Most businesses and legal departments have had to make changes in the way they operate to meet the requirements of COVID-19 legislation.
For wills and probate, this has meant a fundamental shift from in-person legal work to embracing new remote technologies and platforms. Whether you’re Manchester, Birmingham or London probate solicitors, this nationwide change has affected everyone.
In this post, we’re going to cover how COVID-19 has changed the wills and probate technology scene thus far. We’ll then discuss what we expect it to look like in the future, once the pandemic has ended.
How Has COVID-19 Changed Wills and Probate Technology?
Before we look at the future of wills and probate technology after the COVID-19 pandemic has ended, it’s important to know what changes the pandemic has made thus far.
In many different industries across the world, COVID-19 has forced modernisation and a quicker adoption of technologies people have had access to for a long time but never switched over to.
No industry was in more need of a technological reboot than the justice system. Automation of menial tasks has been around for a long time, but the legal sector has widely ignored it and carried on as usual.
This wasn’t entirely their fault, as Section 9 of the Wills Act 1837 in the UK clearly states that a will:
- Must be in writing
- Signed by the person making the will
- In the presence of two or more independent witnesses
So, it has never been the easiest section of law to reform. Once COVID-19 came around, it became almost impossible to meet these standards in person, and the government had to act quickly to change the rules. Temporary legislation was introduced to allow people to use a video link to witness a will.
There was also a change in probate, as the Probate Service was centralised. This was followed by the amendment of the non-contentious probate rules, allowing professionals to engage in online probate services.
These shifts have been a good start for the adoption of wills and probate technology. That said, the government could do a lot more to modernise the way these legal services operate.
What Does the Future Look Like for Wills and Probate Technology?
In order to keep the momentum going and be prepared if disaster strikes again in the future, more wills and probate technology needs to be implemented. But what types of technology will we see for this sector in the future?
Will Creation Apps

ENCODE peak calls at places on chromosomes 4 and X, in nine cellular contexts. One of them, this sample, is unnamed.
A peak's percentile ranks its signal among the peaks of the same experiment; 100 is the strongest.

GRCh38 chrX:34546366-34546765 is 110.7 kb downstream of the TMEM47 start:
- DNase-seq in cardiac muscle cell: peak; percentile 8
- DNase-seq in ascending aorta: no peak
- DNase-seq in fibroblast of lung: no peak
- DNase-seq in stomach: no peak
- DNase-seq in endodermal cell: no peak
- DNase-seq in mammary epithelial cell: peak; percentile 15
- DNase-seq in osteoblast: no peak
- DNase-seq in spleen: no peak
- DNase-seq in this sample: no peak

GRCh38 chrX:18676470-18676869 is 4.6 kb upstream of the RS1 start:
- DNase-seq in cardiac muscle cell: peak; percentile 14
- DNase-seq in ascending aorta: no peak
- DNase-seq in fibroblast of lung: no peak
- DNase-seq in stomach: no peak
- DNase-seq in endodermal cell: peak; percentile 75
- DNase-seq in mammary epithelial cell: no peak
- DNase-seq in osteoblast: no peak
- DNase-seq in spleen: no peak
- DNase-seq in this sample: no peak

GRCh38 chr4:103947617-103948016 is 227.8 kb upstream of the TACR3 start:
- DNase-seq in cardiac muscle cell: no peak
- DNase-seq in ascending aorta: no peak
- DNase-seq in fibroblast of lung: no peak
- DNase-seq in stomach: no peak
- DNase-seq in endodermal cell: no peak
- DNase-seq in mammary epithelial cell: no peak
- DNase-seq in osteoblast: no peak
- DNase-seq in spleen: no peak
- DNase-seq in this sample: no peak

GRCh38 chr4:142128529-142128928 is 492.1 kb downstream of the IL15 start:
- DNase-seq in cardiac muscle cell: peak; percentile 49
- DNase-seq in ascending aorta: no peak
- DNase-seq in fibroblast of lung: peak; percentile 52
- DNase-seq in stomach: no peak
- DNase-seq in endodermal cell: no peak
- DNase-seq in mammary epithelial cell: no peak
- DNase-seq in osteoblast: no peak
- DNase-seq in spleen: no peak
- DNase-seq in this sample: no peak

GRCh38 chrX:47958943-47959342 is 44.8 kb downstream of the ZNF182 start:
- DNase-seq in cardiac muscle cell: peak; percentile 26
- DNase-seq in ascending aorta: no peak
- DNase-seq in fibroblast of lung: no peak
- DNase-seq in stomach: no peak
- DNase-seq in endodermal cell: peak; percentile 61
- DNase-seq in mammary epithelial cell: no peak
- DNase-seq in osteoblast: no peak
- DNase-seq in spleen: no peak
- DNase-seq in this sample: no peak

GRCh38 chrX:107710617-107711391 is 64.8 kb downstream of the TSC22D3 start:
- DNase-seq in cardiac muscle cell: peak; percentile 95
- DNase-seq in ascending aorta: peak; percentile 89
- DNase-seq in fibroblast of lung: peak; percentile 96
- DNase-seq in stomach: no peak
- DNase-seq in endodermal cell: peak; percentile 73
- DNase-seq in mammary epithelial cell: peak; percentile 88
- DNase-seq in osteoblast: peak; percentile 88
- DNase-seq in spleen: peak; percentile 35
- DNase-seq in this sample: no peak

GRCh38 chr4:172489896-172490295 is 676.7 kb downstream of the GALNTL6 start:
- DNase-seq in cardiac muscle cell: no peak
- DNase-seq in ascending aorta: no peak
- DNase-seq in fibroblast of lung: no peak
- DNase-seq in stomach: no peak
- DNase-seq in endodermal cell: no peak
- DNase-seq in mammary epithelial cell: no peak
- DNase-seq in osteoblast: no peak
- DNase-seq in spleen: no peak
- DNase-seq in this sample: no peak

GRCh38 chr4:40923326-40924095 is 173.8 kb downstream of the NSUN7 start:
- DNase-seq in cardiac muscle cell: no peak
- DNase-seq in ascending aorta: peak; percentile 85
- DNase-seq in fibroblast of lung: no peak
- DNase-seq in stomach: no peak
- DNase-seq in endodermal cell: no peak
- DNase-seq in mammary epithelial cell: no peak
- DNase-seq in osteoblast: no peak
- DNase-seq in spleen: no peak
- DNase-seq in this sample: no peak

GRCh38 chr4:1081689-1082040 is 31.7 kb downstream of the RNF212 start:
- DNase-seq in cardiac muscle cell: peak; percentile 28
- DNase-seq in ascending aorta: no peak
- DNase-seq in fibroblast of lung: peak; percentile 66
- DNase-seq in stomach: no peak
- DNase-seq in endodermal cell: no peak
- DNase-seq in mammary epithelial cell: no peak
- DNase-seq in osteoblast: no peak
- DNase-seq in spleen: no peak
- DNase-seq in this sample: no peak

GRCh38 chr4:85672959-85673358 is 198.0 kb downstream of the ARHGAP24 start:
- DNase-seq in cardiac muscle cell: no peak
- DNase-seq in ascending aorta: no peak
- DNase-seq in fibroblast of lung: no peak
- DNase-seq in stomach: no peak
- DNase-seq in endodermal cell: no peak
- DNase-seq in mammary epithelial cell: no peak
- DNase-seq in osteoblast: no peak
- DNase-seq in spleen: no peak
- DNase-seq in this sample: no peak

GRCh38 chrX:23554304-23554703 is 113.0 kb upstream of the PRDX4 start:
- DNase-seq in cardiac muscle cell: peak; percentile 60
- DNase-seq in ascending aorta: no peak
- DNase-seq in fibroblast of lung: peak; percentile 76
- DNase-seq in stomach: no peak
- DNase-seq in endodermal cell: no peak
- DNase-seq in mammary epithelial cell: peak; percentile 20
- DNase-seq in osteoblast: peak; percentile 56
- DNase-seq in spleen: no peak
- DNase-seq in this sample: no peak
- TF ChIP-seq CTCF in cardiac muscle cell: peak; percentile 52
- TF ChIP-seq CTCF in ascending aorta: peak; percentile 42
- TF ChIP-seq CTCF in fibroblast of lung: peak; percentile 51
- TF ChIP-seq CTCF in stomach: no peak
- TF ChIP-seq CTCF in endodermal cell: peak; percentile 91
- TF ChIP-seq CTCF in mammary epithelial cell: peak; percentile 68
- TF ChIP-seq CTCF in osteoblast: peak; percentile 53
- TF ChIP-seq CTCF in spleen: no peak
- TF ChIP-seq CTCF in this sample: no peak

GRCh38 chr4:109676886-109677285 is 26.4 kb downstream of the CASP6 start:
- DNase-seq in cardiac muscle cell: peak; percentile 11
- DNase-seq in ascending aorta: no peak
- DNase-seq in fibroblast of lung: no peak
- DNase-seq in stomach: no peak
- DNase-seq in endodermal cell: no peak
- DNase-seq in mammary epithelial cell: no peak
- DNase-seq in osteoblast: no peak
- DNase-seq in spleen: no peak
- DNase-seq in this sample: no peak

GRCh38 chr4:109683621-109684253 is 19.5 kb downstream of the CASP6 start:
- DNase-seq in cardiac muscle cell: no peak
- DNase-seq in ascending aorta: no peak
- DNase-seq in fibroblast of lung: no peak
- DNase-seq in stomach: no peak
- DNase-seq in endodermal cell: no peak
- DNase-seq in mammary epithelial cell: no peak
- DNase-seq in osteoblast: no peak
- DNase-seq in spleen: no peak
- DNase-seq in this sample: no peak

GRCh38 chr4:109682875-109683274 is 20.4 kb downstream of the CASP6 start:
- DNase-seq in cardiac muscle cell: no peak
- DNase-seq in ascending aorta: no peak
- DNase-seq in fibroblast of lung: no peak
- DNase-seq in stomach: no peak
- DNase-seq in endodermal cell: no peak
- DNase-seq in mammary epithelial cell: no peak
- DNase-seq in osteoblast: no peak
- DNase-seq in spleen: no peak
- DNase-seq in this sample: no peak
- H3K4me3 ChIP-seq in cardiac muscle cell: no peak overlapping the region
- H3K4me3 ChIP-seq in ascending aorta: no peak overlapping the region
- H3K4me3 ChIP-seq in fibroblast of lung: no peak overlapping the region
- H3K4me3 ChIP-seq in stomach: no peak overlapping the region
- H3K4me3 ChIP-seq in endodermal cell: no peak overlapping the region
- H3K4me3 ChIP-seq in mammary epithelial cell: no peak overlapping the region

In 2018, the Law Commission decided to modernise the Wills Act, but never finished the changes. Hopefully, with the COVID-19 pandemic making the need for technological advancements clear, this will be picked up again and completed in 2021.
New technologies, like Lifeium’s Will creation app, is an example of what future Will writing technology could be. A dashboard where all your client’s journeys are displayed, data collection technology, and automation to breeze past administrative tasks.
Embracing these new technologies will help streamline an antiquated system by making it faster and more cost-effective than it’s ever been before.
Witnessing the creation of a will has already gotten easier, but should continue to grow once COVID-19 has ended. ‘Presence’ now includes ‘virtual presence’, meaning more wills will be witnessed via video link.
The new temporary legislation that allows for this will stay in effect until 31 January 2022. It’s unlikely that, once law firms and individuals are used to this way of witnessing, that it will be taken away.
Probate Data Collection
New wills and probate technologies, such as Exizent, make compiling probate data easier. They put everything in one place, and allow the solicitors to get on with using their specialised knowledge to help the client.
These technologies also make sure that all the data recorded is accurate. They also allow solicitors to deal with probate more quickly and, therefore, are able to fit more cases into a single day.
One thing that COVID-19 has done is convince people to draft more wills, sadly forcing a lot of people into early probate administration. With this influx of clients, law firms will have to embrace these new platforms sooner rather than later.
The review that the Law Commission are undertaking also includes electronic signatures, which are currently not part of the UK government’s temporary legislation.
If the Law Commission decides that the level of expediency outweighs the risk of fraud, they will likely rule in favour of electronic signatures sometime in 2021, but only time will tell.
Is the Future for Wills Technology Bright?
Today, we discussed how the pandemic has affected the wills and probate technology scene, and what the future will look like for technology in this sector.
In order for actual change to be implemented by law firms, the government will need to change the laws that make remote will signing and probate administration difficult. Each decision they make will have to weigh up the potential fraud issues against the expediency of the technology.
Only once the government is sure that the changes they’re making are safe will they allow law firms to move forward with new wills and probate technology. However, the law firms will also have to embrace this change to adapt to a new world, and a new way of carrying out wills and probate administration.
Interesting related article: “What is Probate?”